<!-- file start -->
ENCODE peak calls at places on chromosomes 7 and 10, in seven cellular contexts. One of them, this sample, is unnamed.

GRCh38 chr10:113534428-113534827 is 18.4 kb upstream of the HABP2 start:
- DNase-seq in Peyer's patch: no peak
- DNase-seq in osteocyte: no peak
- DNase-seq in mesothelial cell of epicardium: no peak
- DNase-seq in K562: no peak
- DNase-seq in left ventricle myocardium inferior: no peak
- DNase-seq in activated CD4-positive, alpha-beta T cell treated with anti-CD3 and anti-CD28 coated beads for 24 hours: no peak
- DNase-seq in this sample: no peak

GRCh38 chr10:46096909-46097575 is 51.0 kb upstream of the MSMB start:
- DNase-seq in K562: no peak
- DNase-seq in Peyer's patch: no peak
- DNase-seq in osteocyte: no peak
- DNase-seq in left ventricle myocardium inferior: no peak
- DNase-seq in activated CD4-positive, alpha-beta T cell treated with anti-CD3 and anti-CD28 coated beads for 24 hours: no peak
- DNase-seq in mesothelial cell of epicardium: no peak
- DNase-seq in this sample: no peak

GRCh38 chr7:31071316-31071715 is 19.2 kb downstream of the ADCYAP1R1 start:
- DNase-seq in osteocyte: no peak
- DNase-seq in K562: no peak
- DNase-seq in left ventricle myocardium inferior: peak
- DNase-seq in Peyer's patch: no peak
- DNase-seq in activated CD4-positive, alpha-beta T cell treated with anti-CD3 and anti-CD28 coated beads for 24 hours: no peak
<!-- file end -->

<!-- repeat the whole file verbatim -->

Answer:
ENCODE peak calls at places on chromosomes 7 and 10, in seven cellular contexts. One of them, this sample, is unnamed.

GRCh38 chr10:113534428-113534827 is 18.4 kb upstream of the HABP2 start:
- DNase-seq in Peyer's patch: no peak
- DNase-seq in osteocyte: no peak
- DNase-seq in mesothelial cell of epicardium: no peak
- DNase-seq in K562: no peak
- DNase-seq in left ventricle myocardium inferior: no peak
- DNase-seq in activated CD4-positive, alpha-beta T cell treated with anti-CD3 and anti-CD28 coated beads for 24 hours: no peak
- DNase-seq in this sample: no peak

GRCh38 chr10:46096909-46097575 is 51.0 kb upstream of the MSMB start:
- DNase-seq in K562: no peak
- DNase-seq in Peyer's patch: no peak
- DNase-seq in osteocyte: no peak
- DNase-seq in left ventricle myocardium inferior: no peak
- DNase-seq in activated CD4-positive, alpha-beta T cell treated with anti-CD3 and anti-CD28 coated beads for 24 hours: no peak
- DNase-seq in mesothelial cell of epicardium: no peak
- DNase-seq in this sample: no peak

GRCh38 chr7:31071316-31071715 is 19.2 kb downstream of the ADCYAP1R1 start:
- DNase-seq in osteocyte: no peak
- DNase-seq in K562: no peak
- DNase-seq in left ventricle myocardium inferior: peak
- DNase-seq in Peyer's patch: no peak
- DNase-seq in activated CD4-positive, alpha-beta T cell treated with anti-CD3 and anti-CD28 coated beads for 24 hours: no peak